Exercise 14: Qualitative Anion Tests
The purpose of this experiment is to identify some commonly occurring anions & to study some of the reactions used for their identification.
You must first determine to which of the three groups the various anions belong. Since no two people observe the same event in exactly the same way it is important to also conduct specific confirmation tests on the known samples of each anion. This information will help identify the anion present in the unknown solution. After determining to which group the unknown solution belongs the specific confirmation test will enable you to conclusively identify which anion is present in the unknown solution.
1. Before beginning, set up a data table similar to the Data Table: Qualitative Anion Tests in the Lab Report Assistant section.
2. Each anion tested will require the use of three separate test tubes. Complete all of the following tests on one solution, record your observations, and then thoroughly clean and dry the test tubes before beginning tests on the next solution.
3. After consecutively testing the identified anions, perform the same tests on the unknown solution to conclusively determine its identity.
4. First test tube:
a. Put 8 drops of the anion to be tested in a clean small test tube.
b. Add 8 drops of hydrochloric acid to the anion solution. Note the appearance of the
solution plus any evolution of gas and odors of gas.
5. Second test tube:
a. Put 8 drops of the anion solution in a second test tube.
b. Add 3 drops of silver nitrate solution.
c. Note the colors of any precipitates formed.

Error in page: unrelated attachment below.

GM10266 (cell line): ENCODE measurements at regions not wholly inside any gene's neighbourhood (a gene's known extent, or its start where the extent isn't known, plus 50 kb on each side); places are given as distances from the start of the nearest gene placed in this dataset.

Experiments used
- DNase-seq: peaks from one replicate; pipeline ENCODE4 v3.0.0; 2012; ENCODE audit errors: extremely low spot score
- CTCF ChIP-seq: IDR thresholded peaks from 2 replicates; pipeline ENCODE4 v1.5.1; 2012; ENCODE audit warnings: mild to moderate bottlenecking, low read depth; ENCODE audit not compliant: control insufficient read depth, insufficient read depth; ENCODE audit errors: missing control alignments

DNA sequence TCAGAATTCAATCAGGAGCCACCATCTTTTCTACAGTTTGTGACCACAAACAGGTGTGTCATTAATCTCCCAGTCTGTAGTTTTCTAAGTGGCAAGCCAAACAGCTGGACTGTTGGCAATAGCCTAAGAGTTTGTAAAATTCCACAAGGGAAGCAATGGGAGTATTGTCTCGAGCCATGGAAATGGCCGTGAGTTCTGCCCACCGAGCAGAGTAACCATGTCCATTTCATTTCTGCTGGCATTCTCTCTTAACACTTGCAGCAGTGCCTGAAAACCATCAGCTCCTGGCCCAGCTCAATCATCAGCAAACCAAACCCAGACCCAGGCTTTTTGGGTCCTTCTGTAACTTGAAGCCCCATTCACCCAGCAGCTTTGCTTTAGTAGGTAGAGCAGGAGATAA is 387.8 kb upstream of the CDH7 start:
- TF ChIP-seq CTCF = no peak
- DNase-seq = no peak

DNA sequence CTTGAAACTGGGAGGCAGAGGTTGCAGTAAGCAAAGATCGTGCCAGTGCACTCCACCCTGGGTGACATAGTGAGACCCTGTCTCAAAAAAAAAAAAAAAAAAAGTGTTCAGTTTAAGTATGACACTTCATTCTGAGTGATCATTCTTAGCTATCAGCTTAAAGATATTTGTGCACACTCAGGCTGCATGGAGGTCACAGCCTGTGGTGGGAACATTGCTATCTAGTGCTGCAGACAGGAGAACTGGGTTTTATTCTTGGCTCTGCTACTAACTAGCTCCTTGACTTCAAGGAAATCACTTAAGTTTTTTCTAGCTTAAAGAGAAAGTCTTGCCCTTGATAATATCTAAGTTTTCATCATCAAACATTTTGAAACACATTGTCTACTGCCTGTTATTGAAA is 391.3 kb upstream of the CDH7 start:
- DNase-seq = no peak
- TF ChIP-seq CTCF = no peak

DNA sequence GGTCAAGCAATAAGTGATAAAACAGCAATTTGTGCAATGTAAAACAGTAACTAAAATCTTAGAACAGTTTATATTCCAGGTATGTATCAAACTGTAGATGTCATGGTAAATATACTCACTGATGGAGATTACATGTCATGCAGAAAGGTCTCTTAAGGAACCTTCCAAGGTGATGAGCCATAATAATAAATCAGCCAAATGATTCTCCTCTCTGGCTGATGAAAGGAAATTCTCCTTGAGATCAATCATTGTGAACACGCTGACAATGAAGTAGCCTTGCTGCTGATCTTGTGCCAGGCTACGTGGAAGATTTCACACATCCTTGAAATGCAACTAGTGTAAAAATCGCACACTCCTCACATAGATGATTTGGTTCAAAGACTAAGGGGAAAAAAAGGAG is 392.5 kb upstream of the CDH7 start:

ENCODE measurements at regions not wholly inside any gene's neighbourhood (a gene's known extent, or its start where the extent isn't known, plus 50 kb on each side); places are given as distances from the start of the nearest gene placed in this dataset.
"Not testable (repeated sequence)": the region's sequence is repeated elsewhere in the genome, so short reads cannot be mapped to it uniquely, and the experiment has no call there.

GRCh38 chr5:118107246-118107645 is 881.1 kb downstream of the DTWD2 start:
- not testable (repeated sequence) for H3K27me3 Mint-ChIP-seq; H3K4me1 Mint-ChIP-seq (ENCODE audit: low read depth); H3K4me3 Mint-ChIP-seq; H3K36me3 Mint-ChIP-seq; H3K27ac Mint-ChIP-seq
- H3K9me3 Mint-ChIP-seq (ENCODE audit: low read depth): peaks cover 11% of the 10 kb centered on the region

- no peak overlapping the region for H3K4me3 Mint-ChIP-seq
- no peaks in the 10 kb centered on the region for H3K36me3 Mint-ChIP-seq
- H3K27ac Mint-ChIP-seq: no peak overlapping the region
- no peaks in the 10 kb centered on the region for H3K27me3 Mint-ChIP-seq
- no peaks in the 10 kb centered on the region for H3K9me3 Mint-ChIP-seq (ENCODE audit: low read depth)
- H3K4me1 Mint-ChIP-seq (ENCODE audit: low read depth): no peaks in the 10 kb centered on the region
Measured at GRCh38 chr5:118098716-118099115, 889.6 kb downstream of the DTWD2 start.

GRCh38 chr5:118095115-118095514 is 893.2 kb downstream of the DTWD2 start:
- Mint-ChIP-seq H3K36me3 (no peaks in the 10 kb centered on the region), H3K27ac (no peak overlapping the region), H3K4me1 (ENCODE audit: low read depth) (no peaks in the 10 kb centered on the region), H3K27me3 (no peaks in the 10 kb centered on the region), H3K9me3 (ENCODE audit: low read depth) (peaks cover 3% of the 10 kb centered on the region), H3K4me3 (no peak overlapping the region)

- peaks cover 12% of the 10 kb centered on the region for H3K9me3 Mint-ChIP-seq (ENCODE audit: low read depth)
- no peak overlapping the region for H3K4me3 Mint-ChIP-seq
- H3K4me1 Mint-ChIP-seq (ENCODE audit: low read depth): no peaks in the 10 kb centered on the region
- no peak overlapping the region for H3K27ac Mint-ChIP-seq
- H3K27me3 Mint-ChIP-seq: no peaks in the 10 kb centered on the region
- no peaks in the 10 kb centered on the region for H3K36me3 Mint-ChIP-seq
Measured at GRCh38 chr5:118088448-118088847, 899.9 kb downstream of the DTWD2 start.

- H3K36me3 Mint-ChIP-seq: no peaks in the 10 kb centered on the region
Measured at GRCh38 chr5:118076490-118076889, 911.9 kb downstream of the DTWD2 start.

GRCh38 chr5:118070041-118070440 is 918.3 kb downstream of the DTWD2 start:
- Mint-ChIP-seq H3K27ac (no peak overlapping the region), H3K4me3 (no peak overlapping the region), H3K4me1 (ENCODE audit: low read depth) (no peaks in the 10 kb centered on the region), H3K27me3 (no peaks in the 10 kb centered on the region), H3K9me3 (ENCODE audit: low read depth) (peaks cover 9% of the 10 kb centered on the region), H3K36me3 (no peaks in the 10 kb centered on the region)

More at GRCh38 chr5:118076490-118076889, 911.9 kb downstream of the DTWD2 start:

d. Write a net ionic equation for any reaction that produces a precipitate.
e. Acidify the test tube by adding a few drops of nitric acid.
f. Mix well and note if the precipitate dissolves or remains.
6. Third test tube: Per the following, perform the appropriate confirmation test for this anion. NOTE: Where the following instructions call for “gently warming” a chemical place the test tube containing the chemical into a 50-mL beaker of hot tap water for a few minutes.
-- Bromide (Br-) and Iodide (I-): (First make fresh chlorine water by combining in a
graduated cylinder approximately 1ml of bleach, 5ml of tap water, and 6 drops of HCl;
stir or shake. Then label an empty pipet and suck up this chlorine solution for use here.)
To 10 drops of the test solution add 2 to 3 drops of the organic reagent (hexanes or
similar) and several drops of chlorine water. Shake well and allow the lower layer to
settle out. Note the color in the organic reagent layer. A brown or gold color indicates
bromine and a reddish-violet or pink color indicates iodine.
-- Carbonate (CO32-): Acidify 20 drops of the solution with 2 drops of HCl. Carbonates
produce an odorless gas (CO2) which should produce a precipitate when bubbled through
a saturated calcium hydroxide solution. For the purpose of this experiment you may
distinguish this gas from hydrogen sulfide by its lack of odor (See sulfide test, S2-).
-- Chloride (Cl-): To 6 drops of the test solution add 2 drops of AgN03, silver nitrate
solution. A white precipitate that dissolves readily when the solution is made definitely
basic with aqueous ammonium indicates the presence of the chloride ion.
-- Phosphate (PO4 3-): Acidify 10 drops of the test solution with 1 drop of HNO3, nitric
acid, and add 7 drops of ammonium molybdate solution (shake it well before using). Wait
30 seconds. The phosphate should produce a yellow precipitate. Gentle warming may be
necessary to obtain the precipitate.
-- Sulfate (SO42-): To 10 drops of the test solution add 5 drops of the BaCl2, barium
chloride solution. A white precipitate that is insoluble in HCl indicates the presence of
-- Sulfide (S2-): Acidify 10 drops of the test solution with HCl. The odor of hydrogen
sulfide (H2S) should be apparent (it smells like rotten...
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